Most of the indicators and reporting we do have are aimed at showing incremental reductions in emissions or the consumption of resources. While this is helpful, we know it is not enough. Global ecological indicators have shown drastic decline since 1990, with rising carbon emissions, species extinctions, deforestation, soil erosion, drought vulnerability and nutrient loading. The slow repair of the hole in the ozone layer is one of the exceptions. We need game changers, and we need them now. New business models are needed that explicitly aim to gain value from renewable energy in its many forms, minimal resource use, repairing the damage already done and creating social as well as economic and environmental capital.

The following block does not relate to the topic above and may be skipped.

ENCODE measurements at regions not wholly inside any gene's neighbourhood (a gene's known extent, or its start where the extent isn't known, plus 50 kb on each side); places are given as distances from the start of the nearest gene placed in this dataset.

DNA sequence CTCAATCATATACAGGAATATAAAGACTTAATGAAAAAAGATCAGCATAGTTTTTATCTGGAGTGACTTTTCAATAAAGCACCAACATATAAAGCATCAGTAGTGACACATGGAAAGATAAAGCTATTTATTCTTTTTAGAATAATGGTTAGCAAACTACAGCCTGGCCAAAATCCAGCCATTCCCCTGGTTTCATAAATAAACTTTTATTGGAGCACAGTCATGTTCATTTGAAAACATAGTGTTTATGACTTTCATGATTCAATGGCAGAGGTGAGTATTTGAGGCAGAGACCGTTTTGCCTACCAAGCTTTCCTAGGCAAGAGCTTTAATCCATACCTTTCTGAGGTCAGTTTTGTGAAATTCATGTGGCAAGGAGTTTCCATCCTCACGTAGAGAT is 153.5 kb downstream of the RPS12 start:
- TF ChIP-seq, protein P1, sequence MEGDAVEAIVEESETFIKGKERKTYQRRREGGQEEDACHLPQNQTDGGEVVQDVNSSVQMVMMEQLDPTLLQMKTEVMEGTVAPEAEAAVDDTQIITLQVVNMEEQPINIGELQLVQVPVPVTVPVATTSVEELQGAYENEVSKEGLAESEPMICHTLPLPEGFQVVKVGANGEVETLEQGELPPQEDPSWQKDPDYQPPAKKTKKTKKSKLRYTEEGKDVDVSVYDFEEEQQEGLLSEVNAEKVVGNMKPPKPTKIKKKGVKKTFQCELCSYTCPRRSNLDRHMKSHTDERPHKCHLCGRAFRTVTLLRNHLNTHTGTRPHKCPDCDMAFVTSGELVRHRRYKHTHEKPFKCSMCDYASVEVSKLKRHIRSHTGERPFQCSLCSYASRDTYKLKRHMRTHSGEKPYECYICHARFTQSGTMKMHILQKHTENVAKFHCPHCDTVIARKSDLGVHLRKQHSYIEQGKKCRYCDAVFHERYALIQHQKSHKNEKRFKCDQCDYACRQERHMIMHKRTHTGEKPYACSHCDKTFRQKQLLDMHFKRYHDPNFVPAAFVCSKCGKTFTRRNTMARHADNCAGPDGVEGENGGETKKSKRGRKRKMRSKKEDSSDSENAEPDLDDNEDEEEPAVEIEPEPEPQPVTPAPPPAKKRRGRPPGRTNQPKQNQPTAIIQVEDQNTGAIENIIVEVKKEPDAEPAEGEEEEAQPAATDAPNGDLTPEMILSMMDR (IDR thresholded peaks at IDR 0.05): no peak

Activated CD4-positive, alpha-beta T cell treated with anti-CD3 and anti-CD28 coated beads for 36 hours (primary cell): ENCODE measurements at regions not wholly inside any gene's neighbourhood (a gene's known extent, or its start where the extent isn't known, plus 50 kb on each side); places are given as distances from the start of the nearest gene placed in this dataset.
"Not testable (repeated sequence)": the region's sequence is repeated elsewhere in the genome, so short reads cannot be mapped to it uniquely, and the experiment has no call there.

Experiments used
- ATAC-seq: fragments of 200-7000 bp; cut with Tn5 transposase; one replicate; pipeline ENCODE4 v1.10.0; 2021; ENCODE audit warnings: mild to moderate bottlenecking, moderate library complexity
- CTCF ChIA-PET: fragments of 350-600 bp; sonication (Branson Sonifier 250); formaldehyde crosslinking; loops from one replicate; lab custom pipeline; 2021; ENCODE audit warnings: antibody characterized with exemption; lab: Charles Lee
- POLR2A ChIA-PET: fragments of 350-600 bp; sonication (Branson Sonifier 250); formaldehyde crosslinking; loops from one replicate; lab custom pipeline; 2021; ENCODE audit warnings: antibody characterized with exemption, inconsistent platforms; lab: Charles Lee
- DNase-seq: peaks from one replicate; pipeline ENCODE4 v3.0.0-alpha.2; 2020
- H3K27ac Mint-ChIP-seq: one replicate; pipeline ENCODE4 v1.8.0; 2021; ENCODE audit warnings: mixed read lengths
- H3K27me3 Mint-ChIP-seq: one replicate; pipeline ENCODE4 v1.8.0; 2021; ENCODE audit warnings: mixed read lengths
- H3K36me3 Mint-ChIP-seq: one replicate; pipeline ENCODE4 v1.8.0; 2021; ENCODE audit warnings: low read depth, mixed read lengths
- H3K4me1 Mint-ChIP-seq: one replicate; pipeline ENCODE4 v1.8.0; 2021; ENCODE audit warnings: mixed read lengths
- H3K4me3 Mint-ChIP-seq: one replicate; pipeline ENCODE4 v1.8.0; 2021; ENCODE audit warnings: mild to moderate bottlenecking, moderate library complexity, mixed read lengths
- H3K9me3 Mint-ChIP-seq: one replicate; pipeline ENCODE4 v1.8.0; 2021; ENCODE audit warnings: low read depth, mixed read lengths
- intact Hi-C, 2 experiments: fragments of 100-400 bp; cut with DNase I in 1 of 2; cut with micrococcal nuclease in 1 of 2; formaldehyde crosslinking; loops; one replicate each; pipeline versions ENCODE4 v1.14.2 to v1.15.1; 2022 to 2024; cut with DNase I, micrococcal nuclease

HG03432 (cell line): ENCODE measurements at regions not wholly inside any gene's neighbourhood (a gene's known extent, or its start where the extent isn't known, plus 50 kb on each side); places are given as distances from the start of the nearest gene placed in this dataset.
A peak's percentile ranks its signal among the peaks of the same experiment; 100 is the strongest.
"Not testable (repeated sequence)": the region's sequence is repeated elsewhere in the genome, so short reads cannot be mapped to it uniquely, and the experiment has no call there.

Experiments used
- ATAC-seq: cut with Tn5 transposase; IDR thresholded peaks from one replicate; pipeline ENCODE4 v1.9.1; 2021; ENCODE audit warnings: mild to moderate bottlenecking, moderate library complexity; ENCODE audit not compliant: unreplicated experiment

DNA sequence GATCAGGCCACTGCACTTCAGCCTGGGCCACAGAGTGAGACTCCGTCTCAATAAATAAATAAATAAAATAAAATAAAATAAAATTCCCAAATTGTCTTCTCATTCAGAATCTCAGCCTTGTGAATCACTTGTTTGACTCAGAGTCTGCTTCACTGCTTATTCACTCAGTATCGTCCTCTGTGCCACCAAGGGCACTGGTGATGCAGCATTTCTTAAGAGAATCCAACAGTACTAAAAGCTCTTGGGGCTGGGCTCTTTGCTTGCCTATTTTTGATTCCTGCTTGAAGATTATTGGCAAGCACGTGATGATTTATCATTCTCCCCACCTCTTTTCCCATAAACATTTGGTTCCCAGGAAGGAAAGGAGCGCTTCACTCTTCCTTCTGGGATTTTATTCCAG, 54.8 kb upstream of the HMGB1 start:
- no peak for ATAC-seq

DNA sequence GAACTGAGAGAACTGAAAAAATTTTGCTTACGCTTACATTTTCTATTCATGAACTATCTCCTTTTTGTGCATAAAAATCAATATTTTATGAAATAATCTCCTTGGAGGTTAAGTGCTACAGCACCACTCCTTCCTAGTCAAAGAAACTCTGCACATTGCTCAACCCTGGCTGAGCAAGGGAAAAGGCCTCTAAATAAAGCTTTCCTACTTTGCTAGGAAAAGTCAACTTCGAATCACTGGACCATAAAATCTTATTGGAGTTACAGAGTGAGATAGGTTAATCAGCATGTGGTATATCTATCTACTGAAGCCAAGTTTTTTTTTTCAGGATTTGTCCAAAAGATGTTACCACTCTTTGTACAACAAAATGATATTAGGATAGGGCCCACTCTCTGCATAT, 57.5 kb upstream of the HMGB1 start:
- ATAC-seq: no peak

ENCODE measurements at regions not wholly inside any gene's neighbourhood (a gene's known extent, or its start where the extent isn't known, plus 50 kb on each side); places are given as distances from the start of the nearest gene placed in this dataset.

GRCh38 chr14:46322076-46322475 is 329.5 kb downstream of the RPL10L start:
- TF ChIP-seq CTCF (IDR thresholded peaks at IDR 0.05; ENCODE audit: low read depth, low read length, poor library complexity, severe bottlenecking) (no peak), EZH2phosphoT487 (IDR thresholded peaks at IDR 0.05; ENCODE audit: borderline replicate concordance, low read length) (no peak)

Looking back over my time with Green Alliance, which accounts for more than 30 of its 40 years, I do have successes to celebrate in terms of my influence on businesses. Working with agrochemical companies was controversial with some of my peers, but, somewhat contrary to expectations, it did succeed in bringing the main industry body into a successful coalition to lobby for tightened pesticide legislation, A bit later, I attracted criticism for being in dialogue with companies experimenting with genetic modification, but the exposure of those company personnel to the citizen representatives in the debate helped to adapt their objectives to try to meet public concerns. Aspirations for the role of GM crops changed as a result. Working with waste companies, previously not highly regarded as a sector, resulted in some clear ‘thought leadership’ from leading players on the themes of consumption, resource efficiency and circular economy.